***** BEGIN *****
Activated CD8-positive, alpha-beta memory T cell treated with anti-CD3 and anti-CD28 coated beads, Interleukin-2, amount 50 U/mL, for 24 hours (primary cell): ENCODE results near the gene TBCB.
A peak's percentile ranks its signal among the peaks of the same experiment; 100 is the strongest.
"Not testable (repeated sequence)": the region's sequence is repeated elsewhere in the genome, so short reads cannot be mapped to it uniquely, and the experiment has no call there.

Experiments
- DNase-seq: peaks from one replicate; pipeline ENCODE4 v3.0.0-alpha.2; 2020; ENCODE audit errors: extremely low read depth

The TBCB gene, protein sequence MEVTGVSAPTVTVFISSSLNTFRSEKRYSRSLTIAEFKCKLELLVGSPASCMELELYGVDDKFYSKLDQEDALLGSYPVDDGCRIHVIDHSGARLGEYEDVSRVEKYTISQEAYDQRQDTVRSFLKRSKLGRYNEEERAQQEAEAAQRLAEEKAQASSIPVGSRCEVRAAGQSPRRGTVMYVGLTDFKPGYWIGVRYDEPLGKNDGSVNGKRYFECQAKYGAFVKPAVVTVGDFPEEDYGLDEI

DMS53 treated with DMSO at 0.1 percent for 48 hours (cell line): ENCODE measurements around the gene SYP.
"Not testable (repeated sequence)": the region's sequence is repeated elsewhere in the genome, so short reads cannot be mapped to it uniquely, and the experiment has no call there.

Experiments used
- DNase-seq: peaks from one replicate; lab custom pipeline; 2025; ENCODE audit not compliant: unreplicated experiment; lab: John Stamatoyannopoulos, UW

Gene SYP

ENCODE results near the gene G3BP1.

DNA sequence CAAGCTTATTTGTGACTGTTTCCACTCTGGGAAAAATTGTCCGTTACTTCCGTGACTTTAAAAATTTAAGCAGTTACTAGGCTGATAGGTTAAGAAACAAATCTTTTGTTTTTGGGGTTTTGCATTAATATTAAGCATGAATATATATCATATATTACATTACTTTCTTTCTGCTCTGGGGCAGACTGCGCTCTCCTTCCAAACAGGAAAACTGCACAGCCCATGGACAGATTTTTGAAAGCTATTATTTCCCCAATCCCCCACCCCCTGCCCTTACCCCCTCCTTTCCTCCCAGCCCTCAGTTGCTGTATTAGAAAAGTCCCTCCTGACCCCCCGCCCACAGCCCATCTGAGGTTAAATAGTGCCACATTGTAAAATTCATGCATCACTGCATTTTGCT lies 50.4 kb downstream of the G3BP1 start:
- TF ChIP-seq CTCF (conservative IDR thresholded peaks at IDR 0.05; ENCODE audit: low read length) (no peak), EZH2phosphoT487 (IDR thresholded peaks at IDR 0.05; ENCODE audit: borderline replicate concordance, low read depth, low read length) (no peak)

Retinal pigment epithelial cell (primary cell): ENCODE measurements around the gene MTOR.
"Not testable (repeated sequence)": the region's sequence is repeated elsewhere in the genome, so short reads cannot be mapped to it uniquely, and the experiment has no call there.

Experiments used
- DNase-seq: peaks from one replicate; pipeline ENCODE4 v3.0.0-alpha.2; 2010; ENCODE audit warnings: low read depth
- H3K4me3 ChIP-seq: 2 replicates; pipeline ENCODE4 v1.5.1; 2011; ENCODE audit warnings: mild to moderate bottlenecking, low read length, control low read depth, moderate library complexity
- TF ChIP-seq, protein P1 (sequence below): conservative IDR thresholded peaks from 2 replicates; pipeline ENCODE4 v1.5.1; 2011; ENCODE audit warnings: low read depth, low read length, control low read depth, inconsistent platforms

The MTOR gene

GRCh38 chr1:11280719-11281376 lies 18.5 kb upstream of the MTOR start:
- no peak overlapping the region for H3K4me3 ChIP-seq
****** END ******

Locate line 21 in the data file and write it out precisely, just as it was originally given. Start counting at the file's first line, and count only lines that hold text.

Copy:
The MTOR gene